Spent the last few weeks finishing up a spec script I started writing about a year ago — got about 30 pages in before I put it aside to write Pete, Drinker of Blood. It was a tough script to write, for reasons I won’t go into, but I think I’m pretty happy with the results (I never really know for sure). In any case, it went off to my manager yesterday, and I’m sure she’ll have notes (thankfully, her notes tend to be very good, too).
Meanwhile, I’m starting in on the new Boone Butters story today. In this one, Boone and Shandi head off to Los Angeles to help Boone’s old pal with the production of an — ahem — exotic film. It ties in with the previous story, The Bombay Beach Boys, as well. Of course, you can still get that one and Roomies, the first Boone story, for Kindle, Nook, iBooks, Kobo and more. I’m aiming at having this new one out in the world around the end of this month, but we’ll see.
In other news, I stopped by a gas station to buy a couple of sodas, and I saw a guy who looked so much like Matt Moneymaker from Finding Bigfoot that I loitered around waiting for him to approach the door so I could hold it open for him, in hopes that he’d thank me and I could positively identify him by his voice. All went well with this plan, but as soon as I heard him speak, it was obvious he wasn’t Moneymaker — the man has what you might call a distinctive voice.
KISS beer is a thing now. Can Gorn Dogs be far behind? Let’s get on that, food inventors.
Will I get back in the habit of posting regularly here? I don’t know. To be honest, I’m more concerned with getting lots of writing done, and sometimes I tend to fall into the trap of convincing myself that writing for the blog = writing, and then I avoid working on the novel or the new Boone Butters story or whatever. Granted, some folks write some damn fine blog posts that actually do qualify as writing with a capital W, but I ain’t one of them. So I’ll just try to do these posts when I can, because my hope is that the folks out there would prefer to read my books (or whatever) over reading about spiders in my pants.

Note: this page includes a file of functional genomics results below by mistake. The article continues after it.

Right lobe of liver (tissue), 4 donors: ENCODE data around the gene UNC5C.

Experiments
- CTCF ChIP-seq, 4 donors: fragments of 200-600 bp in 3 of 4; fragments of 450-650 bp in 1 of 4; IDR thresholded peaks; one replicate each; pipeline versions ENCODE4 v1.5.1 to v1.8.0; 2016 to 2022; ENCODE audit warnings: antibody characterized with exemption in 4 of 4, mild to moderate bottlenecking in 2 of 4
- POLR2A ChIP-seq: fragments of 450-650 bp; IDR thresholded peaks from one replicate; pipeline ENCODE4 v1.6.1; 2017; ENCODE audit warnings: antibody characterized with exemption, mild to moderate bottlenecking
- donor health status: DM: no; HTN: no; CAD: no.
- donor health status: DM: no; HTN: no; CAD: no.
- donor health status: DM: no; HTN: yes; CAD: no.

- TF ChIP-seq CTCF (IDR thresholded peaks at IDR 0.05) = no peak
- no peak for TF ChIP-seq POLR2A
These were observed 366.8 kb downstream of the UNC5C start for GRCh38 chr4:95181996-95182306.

Here’s a cool little post at MTV Geek — it’s about Mark Dacascos signing on for the new Mortal Kombat web series, and has some nice things to say about Drive, the Markie D movie I wrote.
J.R. on right.
And over at Cheese Magnet, a blog I write movie reviews and whatnot for, you can read an interview I conducted with J.R. Bookwalter, one of the guiding forces in the shot-on-video, no-budget filmmaking revolution.
Right now I’m gonna get back to work on the new spec script — I think I’m about four days away from finishing off the first draft.
Okay, I feel like the work I did on the courtyard has been pretty darned successful — here’s the view from my office:
The Morning Glories have wound their way up through the little elm trees, which is why that tree to the right of the barn door has blue flowers in it. And yes, I realize I need to coil up the hose.
Made some good headway on part 8 of Pete, Drinker of Blood today. If all goes well, I’d say the final installment should be online within about a week. Later than I was hoping for (thanks to the nerd flu), but still ahead of my mid-month deadline. This one will feature a cover illustration by Rafael Navarro. Meanwhile, the fine folks at DangerousRomance.com posted a swell review of Pete parts 1-3, which you can check out right here.